Discalced Carmelite Friars

Province of St. Therese

Provincial Blog

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“From the abundance of his spirit [the poet] pours out secrets and mysteries rather than rational explanation” (Prologue, The Spiritual Canticle).

“In contemplation God teaches the soul very quietly and secretly, without its knowing how, without the sound of words” (Chapter 39, The Spiritual Canticle).

In the spirit of St. John of the Cross, this blog reflects on the contemplative experience and the poetic experience, sometimes separately and distinctly, sometimes in common, as mutually enlightening.

I will also post to this blog, from time to time, my own poetry, with a short interpretive note attached.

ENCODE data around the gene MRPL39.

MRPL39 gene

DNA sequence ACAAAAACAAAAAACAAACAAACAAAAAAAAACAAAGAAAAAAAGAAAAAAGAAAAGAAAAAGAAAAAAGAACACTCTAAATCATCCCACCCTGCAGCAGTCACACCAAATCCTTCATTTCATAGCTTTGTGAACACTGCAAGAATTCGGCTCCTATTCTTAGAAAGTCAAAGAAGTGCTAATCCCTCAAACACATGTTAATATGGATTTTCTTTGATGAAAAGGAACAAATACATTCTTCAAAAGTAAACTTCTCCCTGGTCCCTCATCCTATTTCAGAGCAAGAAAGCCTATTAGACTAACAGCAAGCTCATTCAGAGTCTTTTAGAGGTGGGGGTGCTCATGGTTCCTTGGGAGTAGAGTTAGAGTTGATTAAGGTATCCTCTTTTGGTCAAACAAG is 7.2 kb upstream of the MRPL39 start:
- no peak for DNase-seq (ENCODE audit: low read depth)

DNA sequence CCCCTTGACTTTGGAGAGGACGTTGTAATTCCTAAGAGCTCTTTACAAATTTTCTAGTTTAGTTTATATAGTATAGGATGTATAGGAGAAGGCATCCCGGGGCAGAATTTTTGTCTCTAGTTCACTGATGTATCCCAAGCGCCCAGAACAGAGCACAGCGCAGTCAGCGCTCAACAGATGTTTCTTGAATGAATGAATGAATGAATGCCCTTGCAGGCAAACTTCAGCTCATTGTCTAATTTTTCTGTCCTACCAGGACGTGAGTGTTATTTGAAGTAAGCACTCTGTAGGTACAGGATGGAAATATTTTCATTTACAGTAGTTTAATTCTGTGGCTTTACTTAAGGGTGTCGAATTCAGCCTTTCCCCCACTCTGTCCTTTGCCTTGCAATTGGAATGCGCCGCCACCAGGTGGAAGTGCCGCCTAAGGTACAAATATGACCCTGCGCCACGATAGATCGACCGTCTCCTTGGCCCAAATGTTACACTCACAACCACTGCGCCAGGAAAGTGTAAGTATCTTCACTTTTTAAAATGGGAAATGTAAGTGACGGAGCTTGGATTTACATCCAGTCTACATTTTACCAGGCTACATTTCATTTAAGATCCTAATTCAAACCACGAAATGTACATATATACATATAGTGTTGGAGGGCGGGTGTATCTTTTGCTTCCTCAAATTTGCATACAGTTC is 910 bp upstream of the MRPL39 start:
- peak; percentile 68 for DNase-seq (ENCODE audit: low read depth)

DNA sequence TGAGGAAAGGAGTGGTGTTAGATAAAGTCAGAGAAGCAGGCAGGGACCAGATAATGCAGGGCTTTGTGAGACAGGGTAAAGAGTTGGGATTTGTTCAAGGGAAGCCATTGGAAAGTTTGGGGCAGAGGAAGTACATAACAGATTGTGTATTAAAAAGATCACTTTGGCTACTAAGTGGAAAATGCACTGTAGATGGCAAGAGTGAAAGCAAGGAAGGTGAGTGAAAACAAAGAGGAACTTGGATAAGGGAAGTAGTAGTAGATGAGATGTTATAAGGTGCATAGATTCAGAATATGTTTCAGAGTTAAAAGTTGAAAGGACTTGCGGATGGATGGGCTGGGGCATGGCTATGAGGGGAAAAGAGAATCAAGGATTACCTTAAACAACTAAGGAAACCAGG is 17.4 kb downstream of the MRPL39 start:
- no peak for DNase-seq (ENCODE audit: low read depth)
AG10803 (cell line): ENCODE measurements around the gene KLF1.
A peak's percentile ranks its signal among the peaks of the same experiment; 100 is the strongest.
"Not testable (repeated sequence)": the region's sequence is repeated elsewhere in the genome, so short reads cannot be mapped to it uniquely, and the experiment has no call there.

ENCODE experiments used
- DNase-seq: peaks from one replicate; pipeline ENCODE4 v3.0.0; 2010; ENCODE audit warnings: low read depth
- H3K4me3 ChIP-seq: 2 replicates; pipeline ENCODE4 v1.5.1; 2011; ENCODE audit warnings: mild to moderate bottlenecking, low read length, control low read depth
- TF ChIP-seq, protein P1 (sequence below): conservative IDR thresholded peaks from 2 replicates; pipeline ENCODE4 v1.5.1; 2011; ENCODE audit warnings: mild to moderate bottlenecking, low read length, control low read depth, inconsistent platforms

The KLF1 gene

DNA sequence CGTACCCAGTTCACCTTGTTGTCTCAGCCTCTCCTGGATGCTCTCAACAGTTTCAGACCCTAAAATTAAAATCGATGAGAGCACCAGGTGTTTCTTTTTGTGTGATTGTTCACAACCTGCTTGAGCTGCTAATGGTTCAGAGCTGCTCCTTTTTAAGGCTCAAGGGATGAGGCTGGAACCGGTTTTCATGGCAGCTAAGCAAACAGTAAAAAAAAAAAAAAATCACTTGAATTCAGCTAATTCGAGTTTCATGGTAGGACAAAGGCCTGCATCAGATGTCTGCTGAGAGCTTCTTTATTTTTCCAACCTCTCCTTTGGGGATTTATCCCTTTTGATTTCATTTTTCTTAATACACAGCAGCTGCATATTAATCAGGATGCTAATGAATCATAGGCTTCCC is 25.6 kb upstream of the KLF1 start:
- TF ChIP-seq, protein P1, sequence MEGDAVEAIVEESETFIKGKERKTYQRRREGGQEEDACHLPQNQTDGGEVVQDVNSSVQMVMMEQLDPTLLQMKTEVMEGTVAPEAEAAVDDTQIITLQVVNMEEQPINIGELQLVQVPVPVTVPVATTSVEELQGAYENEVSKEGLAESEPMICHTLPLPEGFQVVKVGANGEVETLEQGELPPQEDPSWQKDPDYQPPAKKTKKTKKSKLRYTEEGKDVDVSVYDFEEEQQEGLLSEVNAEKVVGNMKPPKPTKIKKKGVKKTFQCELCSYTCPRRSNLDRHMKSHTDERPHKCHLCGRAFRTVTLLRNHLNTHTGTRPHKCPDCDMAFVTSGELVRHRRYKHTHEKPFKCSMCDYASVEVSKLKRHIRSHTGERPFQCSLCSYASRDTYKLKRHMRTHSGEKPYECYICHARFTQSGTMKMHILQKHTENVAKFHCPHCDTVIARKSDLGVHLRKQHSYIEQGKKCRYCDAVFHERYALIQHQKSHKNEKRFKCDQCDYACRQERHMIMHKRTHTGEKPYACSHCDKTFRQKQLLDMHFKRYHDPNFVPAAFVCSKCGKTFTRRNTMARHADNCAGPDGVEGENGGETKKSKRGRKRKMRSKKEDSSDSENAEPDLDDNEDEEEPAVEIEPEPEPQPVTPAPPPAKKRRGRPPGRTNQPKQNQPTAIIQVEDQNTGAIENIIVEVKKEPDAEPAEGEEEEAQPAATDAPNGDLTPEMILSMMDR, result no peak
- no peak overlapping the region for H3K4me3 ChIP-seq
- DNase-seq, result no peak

~ Fr. Bonaventure Sauer, OCD

Conjuring Up the Eternal – Part 7 of 7

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Five Poems for Lent and Easter – Part 1

I.To JerusalemI joined the little band of followers to fight the good fight,To stand face to face, toe to toe, with the Temple's faceless,Toeless tyranny.  For too many years the pleas of my peopleHad hurled themselves out over the wide land, only to beBaked and dried under the white sun like a mule's corpse.How often I braced myself to receive full-on the high tide ofThe news of the coming of
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Elijah on Mt. Horeb--A Parable for Contemplation

        There are other ways, besides being analytical about--as I have been--to talk about the contemplative experience of God.  One such way is through the use of narrative.  And, of course, there is one such story, drawn from Scripture, that has come to have this significance for Carmelites.  It is the story of Elijah on Mt. Horeb--or on Mt. Sinai.   
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